Well, this weeks challenge was of cupcakes and 145 artists all over the world took part. You just need to check out the site to see the different interpretations on this subject matter.


To attack this challenge, I wasn't all that inspired by the cupcakes but I was really caught up by those little coloured sweet things that were scattered all around the cupcakes and the surface they were placed on. You can see the reference photo by clicking HERE. So I wondered what I could do with these coloured sweet things. Then I said it would be nice if we all enjoyed our cupcakes outside in the sun in front of a nice cafe with tea and coffee. But when we finished eating our nice cupcakes, we messed up the floor with the little coloured buttons and before the attendants could clean up, the typical London pigeons gave them a helping in hand by RAIDING THE LEFTOVERS!

For this I have used a variety of reds, blues and greens for the flat washes in watercolour and I spiced it up a bit with a 0.5 pen, just to refine the drawing. I wasn't really looking for a perfect drawing but the abstract design and shapes those shadows under the chairs/tables legs played with the overall landscape horizontal format I used for this piece. The paper used was 100% rough arches watercolour paper(300gms)

Tuesday, September 08, 2009

Sketch of Romney Road Greenwich, 16" x 12", Pen and Ink, 2009

For number 11 of my London sketches, I am in South East London, Greenwich, and I have captured a very rough sketch of Romney Road, Greenwich.

I worked with black and white pens, with ink washes on a neutral grey paper.

Monday, September 07, 2009

Bath Experience II, 2009

Another experience in Bath, this time I was in the park at Queen's Square and I noticed two interesting trees. I quickly sketched them to wile away time while waiting for my coach time.

One of the trees looked like a one-eyed monster and the other had a beautiful curvy flow to it.

These have been sketched in ink with a pen (0.2 nib) and Tombow grey No75 Felt brush pen in an A5 sketch pad.

Saturday, September 05, 2009

Adebanji in NEXT Newspapers, Nigeria (By Wunmi Akide)

This Article was in NEXT NEWSPAPERS recently-

Drizzly Day on Fleet Street, painting by Adebanji Alade SOLD

Art in pursuit of excellence

By Wunmi Akinde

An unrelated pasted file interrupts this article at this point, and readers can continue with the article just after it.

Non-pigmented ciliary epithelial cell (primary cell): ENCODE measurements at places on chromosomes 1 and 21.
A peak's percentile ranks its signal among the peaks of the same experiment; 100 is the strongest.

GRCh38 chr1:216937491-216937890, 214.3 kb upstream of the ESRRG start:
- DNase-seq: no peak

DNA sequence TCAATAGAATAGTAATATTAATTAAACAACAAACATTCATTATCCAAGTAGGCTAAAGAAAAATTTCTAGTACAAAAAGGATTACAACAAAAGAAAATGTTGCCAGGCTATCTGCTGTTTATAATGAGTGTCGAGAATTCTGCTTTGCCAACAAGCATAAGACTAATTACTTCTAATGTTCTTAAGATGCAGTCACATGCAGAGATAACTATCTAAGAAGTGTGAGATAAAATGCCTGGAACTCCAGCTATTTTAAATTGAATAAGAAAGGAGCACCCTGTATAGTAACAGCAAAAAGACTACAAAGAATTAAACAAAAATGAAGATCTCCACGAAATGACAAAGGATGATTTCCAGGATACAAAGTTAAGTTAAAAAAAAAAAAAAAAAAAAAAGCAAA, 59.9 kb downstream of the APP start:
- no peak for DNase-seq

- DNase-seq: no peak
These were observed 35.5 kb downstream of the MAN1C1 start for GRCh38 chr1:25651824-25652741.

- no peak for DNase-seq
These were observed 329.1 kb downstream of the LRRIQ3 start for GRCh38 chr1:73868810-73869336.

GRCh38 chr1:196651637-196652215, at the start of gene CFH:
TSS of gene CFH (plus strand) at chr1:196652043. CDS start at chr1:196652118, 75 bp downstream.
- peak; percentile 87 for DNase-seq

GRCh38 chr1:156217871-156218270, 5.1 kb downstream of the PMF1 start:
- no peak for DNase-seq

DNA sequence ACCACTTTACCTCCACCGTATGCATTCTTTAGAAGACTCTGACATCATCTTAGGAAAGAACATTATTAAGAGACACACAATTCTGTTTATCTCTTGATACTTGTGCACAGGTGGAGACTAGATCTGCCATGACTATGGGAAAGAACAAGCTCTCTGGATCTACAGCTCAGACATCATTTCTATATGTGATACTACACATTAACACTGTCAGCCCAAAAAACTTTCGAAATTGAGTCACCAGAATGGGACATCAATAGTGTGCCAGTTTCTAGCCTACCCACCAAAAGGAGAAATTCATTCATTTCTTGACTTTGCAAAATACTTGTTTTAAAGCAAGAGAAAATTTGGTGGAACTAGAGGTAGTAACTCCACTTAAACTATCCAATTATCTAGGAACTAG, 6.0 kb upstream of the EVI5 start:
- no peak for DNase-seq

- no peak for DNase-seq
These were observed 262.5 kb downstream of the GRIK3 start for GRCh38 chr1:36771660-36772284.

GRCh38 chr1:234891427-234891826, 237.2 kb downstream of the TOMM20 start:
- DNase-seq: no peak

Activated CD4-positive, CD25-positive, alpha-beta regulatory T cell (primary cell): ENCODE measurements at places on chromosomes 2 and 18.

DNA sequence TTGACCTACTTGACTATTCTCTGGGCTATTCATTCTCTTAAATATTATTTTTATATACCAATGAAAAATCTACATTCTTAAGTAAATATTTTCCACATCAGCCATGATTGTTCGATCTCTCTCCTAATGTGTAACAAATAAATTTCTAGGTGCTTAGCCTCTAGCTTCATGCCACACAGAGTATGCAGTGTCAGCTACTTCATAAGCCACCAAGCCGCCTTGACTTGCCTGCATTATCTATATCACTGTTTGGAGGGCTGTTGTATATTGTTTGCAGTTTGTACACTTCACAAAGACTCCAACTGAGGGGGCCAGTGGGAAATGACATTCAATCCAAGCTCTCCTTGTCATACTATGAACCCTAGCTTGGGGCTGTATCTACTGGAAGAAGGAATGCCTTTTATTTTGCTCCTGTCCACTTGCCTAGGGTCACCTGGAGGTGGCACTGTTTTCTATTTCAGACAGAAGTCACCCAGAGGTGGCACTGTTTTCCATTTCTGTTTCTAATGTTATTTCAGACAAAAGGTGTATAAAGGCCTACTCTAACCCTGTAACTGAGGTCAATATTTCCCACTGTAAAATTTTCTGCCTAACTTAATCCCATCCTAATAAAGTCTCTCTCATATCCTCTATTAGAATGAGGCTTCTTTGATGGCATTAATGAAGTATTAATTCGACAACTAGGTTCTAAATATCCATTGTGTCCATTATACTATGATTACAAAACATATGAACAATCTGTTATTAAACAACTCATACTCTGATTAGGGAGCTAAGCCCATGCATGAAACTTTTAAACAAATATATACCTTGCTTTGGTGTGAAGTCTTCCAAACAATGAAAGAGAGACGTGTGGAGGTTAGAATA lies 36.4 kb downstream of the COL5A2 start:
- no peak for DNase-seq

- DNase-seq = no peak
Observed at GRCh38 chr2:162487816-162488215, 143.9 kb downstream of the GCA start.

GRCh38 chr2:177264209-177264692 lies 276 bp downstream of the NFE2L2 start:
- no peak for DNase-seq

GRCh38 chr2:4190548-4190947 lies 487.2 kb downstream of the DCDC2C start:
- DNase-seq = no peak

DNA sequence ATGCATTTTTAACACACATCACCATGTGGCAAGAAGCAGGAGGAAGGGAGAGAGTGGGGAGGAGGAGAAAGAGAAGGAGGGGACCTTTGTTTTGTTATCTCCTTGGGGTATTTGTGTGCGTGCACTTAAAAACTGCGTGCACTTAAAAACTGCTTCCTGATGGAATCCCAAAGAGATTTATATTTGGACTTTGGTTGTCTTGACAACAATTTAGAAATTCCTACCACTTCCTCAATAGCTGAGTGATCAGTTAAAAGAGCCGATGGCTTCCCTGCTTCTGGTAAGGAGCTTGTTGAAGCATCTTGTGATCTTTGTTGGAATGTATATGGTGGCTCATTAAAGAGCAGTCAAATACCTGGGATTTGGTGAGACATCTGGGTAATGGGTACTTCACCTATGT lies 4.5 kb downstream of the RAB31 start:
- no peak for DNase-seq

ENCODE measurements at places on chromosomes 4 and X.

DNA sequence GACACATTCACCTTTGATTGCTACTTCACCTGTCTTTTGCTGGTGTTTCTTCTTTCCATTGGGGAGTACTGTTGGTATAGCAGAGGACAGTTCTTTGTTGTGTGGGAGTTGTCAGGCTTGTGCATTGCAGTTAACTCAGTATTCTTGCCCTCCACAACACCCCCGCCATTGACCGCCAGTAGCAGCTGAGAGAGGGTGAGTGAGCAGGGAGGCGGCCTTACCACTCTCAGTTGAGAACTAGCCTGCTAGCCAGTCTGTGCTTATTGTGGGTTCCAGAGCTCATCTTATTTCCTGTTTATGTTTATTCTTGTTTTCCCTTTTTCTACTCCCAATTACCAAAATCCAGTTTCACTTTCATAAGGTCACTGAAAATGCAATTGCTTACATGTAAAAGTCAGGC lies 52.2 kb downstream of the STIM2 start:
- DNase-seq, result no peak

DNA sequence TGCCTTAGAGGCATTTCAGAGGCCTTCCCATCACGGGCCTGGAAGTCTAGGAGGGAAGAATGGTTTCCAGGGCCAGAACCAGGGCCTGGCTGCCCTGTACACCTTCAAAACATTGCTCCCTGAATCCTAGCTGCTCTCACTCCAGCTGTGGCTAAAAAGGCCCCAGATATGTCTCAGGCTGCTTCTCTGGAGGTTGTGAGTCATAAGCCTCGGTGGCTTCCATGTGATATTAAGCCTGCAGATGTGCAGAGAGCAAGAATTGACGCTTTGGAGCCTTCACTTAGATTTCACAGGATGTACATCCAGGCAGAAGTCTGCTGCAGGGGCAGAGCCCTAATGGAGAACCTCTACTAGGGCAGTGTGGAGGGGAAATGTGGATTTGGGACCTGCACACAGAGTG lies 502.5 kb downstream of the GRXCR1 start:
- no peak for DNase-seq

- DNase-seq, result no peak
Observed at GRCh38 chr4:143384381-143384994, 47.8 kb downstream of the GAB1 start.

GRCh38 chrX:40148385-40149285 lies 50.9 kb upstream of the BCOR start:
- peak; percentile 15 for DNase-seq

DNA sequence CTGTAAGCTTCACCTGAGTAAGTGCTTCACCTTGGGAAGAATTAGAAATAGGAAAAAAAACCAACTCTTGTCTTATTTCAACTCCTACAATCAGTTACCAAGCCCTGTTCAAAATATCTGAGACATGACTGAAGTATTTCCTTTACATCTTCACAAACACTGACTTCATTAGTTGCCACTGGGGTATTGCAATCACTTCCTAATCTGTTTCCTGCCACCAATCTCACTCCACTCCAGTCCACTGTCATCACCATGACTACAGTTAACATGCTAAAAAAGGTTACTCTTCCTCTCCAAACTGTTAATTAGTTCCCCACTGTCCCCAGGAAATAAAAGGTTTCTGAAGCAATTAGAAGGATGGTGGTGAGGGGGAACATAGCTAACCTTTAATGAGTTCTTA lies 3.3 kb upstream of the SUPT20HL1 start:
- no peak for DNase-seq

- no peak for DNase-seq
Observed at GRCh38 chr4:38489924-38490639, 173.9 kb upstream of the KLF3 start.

August 14, 2009 01:48PMT

Who or what inspired your art career?

I have always loved to draw and only ever really considered being an artist after a divine revelation. After that, it has always been a desire to pursue excellence in art and that has inspired me and kept me going.

Some of my greatest influences in the field have been Nigerians like Abiodun Olaku and Kolade Oshinowo. Then classical artists like John Singer Sargent, Rembrandt, Velazquez, Anders Zorn and Joaquin Sorolla. When it comes to sketching, it was two things. First, my reading a simple book on sketching written by Alywn Crawshaw in 1992 and more recently, my instructor at Heatherley's, Jeff Stultiens that set the ball rolling.

Why did you relocate to the UK?
I was born in the UK; I felt there were better opportunities to further my education in the UK so I made the decision to relocate.

How have Nigerians reacted to your work? Have you participated in any art shows or exhibitions in Nigeria?
Nigerians like my work. I think over here in the UK, when they see and hear that I'm an artist they feel proud that one of their boys can actually practice as a professional artist here. I took part in the Society of Nigerian Artists Exhibition (October Rain) in 2008 and Class of ‘97 YabaTech (Splash of Colour) also in 2008.

I sold works in both exhibitions. The Nigerian collectors were inspired to purchase when they saw the quality of what I produced and learnt of the awards I have won in the UK.

Will you say that your being a Nigerian has in any way impacted on the progress of your work in the United Kingdom and beyond?
Being Nigerian has impacted on my work in the UK because all the trainings that has made me what I am today started in Nigeria while I was in YABATECH.

They made us learn the hard way at the school and that has had a strong impact in helping me to survive through the hard times here. Also my choice of vibrant colours, vivid strokes and works full of life and energy all have roots and influences from my growing up and being exposed to art in Nigeria.

Why did you pick sketching?

I picked sketching because sketching is the purest and most immediate reaction on paper that you can get from a representational artist. I believe every idea starts in art with a sketch and also, I believe that to sketch from life is a great way for me to appreciate and pay keen attention to what is around me.

For instance, when sketching the human face, it makes me learn of the possibilities inherent in the human face such as moods, emotions, character, form, shape and structure in a way I would never have been able to learn through any other way.

The original article can be viewed on the their website if you click HERE

Here below is an scanned image of the actual newspaper clipping

Thursday, September 03, 2009

Sketches on the train in September I

Couldn't find my normal sketch pad today but I always have these 10p ones handy, the downside is, they are not made of acid free paper but at least I save missing out on sketching!

Tuesday, September 01, 2009

AFRO XXVII, 11" x 13", Oil Base Pencil/Charcoal, 2009

Here comes number 27 of my current Afro Series and if you remember from my last post on the Afro Series, I said the drawing had a better resemblance. This to me looks more like the model.

I have used Soft Oil Base Pencil with charcoal to render this piece. The emphasis of this series once again is to explore the variety and beauty of natural Black Afro Hair, something that really fascinates me!

I have got three more models lined up, any more takers? If you have a good Afro or know a friend that has a good Afro, please feel free to contact me and we'll arrange sittings or work from photos.